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27 Nov 2019

Australian Barmah Forest virus found in Papua New Guinea

A collaboration involving Doherty Institute researchers has discovered the Barmah Forest virus, previously thought to be found only in Australia, in Papua New Guinea (PNG), raising questions of its origins.

The virus was isolated in Papua New Guinea in 2014 when a patient from a remote village presented with symptoms of a fever.

First discovered out of Barmah Forest in Victoria in 1970’s, the vector-borne virus causes fever, joint pain and can develop into arthralgia.

Whilst not fatal, the effects on a person’s joints can have devastating economic effects for individuals, particularly for manual labourers and farmers.

When the Royal Melbourne Hospital’s Victorian Infectious Diseases Reference Laboratory (VIDRL) at the Doherty Institute ran whole genome sequencing on the sample they found it to be distantly related to the Barmah Forest virus seen in Australia.

Dr Leon Caly, Senior Medical Scientist at VIDRL said that such a finding suggested that the Barmah Forest virus was not a recent introduction to PNG.

“This child was from a remote village, they didn’t have any history of international travel and there was no real opportunity for them to come into contact with an Australian who had it,” Dr Caly said.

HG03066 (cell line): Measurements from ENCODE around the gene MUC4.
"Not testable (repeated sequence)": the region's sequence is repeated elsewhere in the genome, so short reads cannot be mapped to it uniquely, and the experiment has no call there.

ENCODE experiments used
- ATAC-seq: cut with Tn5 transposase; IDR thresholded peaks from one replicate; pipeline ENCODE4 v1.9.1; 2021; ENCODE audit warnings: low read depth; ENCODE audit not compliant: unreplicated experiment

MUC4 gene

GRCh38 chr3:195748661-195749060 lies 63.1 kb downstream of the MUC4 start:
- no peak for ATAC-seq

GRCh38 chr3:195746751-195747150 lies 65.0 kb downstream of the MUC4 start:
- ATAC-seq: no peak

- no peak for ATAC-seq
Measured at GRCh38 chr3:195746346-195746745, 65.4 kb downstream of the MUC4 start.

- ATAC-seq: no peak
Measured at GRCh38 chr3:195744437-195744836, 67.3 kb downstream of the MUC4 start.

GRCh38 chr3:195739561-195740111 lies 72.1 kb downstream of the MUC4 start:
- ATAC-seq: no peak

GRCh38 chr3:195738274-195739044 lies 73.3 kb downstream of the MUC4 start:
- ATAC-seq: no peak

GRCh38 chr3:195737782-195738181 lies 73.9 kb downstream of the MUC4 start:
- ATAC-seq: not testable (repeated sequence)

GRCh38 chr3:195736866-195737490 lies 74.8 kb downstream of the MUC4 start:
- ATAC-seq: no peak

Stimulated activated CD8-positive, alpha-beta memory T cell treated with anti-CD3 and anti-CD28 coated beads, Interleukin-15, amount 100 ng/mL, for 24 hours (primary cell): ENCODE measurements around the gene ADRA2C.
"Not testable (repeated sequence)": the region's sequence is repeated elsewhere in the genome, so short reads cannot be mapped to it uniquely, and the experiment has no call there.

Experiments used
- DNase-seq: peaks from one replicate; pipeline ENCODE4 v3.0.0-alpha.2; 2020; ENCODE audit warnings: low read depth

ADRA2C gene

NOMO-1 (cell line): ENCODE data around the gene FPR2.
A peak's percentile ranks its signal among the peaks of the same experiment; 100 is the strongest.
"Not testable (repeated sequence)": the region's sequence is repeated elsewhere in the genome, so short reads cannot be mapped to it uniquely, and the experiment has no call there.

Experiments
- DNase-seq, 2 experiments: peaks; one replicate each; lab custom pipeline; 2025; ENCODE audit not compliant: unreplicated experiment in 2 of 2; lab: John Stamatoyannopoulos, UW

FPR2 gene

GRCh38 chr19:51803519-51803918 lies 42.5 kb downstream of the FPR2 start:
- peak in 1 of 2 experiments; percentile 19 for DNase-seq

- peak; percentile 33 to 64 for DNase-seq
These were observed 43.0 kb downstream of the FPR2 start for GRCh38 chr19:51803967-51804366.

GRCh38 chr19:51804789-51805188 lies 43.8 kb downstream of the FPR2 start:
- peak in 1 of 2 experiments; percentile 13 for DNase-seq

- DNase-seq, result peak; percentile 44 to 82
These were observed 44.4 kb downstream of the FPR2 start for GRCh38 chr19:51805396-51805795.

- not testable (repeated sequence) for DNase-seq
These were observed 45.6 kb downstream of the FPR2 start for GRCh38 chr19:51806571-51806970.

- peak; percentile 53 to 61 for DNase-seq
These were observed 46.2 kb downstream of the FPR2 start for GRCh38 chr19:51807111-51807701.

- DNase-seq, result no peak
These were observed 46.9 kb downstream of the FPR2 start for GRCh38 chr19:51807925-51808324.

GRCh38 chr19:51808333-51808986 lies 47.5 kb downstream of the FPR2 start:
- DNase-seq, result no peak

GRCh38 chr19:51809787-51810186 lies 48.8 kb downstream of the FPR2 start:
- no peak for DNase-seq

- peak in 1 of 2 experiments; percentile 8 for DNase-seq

“We performed common ancestor analysis which looked at the mutations in the PNG sequence compared to the Australian sequences and it appears these viruses diverged around 100 years ago.”

As Barmah Forest virus was only first identified in Australia 50 years ago, there are not enough sequences in the genetics databases to do an in-depth analysis.

“We are now asking, has the virus been in Australia for hundreds of years and then travelled to PNG, perhaps during WW1 when there were troops heading north? Or was it the other way around? Was Australia seeded by virus from PNG?” Dr Caly said.

“So we don’t actually know where the virus started.”

Larger serological studies are now needed to answer these questions.  

The discovery has highlighted how viruses could be traveling around the world undetected.

“Here is a virus that has existed in a population for around 100 years and no-one has known about it,” Dr Caly said.

“Luckily this one isn’t fatal, but it begs the question – what else don’t we know about?”

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